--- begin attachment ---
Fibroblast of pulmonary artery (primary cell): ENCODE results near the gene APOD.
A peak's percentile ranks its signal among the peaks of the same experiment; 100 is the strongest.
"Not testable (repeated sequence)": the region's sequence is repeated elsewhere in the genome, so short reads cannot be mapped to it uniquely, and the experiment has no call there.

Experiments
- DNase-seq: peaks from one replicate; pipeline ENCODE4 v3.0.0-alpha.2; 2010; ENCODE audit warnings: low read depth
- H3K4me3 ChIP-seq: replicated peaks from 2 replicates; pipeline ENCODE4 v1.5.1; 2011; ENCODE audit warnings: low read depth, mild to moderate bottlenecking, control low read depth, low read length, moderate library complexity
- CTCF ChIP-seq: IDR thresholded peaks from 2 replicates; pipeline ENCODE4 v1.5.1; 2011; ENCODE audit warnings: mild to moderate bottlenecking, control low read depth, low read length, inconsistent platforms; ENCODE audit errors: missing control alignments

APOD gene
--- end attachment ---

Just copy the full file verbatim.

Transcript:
Fibroblast of pulmonary artery (primary cell): ENCODE results near the gene APOD.
A peak's percentile ranks its signal among the peaks of the same experiment; 100 is the strongest.
"Not testable (repeated sequence)": the region's sequence is repeated elsewhere in the genome, so short reads cannot be mapped to it uniquely, and the experiment has no call there.

Experiments
- DNase-seq: peaks from one replicate; pipeline ENCODE4 v3.0.0-alpha.2; 2010; ENCODE audit warnings: low read depth
- H3K4me3 ChIP-seq: replicated peaks from 2 replicates; pipeline ENCODE4 v1.5.1; 2011; ENCODE audit warnings: low read depth, mild to moderate bottlenecking, control low read depth, low read length, moderate library complexity
- CTCF ChIP-seq: IDR thresholded peaks from 2 replicates; pipeline ENCODE4 v1.5.1; 2011; ENCODE audit warnings: mild to moderate bottlenecking, control low read depth, low read length, inconsistent platforms; ENCODE audit errors: missing control alignments

APOD gene